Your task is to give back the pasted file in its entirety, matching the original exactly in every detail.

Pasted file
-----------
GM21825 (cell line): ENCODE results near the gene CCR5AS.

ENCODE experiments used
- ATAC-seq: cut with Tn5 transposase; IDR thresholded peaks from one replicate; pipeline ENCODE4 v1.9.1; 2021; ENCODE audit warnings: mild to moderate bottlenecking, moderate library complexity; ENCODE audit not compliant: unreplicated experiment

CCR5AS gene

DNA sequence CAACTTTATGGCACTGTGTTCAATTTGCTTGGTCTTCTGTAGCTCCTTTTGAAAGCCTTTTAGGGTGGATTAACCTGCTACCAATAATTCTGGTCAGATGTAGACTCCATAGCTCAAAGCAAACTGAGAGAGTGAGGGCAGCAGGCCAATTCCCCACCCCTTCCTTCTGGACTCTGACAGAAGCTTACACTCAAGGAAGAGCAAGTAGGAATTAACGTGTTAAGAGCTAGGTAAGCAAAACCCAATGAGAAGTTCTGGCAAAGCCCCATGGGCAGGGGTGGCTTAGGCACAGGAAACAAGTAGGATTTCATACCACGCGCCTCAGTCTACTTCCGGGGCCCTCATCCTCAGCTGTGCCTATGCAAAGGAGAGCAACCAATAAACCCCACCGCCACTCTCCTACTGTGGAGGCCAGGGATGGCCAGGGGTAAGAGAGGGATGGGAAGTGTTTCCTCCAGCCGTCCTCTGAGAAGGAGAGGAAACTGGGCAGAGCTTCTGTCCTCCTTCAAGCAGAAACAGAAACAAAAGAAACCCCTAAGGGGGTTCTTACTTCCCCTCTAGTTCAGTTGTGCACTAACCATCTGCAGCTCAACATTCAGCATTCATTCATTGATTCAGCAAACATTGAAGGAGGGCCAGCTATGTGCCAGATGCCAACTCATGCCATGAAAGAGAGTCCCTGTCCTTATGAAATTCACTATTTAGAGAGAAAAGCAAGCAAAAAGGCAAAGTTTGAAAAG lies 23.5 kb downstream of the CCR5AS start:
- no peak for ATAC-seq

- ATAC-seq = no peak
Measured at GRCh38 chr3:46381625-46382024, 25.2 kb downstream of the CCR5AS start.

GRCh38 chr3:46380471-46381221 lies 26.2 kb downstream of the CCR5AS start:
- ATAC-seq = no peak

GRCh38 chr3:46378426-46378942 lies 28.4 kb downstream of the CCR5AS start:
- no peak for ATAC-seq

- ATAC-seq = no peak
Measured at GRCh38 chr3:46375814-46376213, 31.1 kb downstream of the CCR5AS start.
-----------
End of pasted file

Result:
GM21825 (cell line): ENCODE results near the gene CCR5AS.

ENCODE experiments used
- ATAC-seq: cut with Tn5 transposase; IDR thresholded peaks from one replicate; pipeline ENCODE4 v1.9.1; 2021; ENCODE audit warnings: mild to moderate bottlenecking, moderate library complexity; ENCODE audit not compliant: unreplicated experiment

CCR5AS gene

DNA sequence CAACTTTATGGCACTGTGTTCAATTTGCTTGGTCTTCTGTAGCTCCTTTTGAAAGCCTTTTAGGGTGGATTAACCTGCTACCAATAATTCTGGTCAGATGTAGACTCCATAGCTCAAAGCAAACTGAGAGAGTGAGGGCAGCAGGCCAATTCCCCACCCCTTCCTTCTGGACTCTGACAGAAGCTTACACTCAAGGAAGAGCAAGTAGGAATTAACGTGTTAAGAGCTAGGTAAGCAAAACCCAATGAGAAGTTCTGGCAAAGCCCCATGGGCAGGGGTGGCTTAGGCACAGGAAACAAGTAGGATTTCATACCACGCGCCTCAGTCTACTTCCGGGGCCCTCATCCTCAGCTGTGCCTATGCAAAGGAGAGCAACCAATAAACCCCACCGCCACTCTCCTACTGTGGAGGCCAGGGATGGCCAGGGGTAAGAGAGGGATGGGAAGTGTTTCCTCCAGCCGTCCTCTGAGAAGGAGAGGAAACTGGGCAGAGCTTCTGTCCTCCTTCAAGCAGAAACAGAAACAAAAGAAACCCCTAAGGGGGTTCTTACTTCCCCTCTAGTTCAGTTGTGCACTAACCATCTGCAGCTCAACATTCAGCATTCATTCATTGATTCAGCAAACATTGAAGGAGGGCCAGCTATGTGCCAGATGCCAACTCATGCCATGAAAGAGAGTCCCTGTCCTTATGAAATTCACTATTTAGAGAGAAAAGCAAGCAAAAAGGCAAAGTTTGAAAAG lies 23.5 kb downstream of the CCR5AS start:
- no peak for ATAC-seq

- ATAC-seq = no peak
Measured at GRCh38 chr3:46381625-46382024, 25.2 kb downstream of the CCR5AS start.

GRCh38 chr3:46380471-46381221 lies 26.2 kb downstream of the CCR5AS start:
- ATAC-seq = no peak

GRCh38 chr3:46378426-46378942 lies 28.4 kb downstream of the CCR5AS start:
- no peak for ATAC-seq

- ATAC-seq = no peak
Measured at GRCh38 chr3:46375814-46376213, 31.1 kb downstream of the CCR5AS start.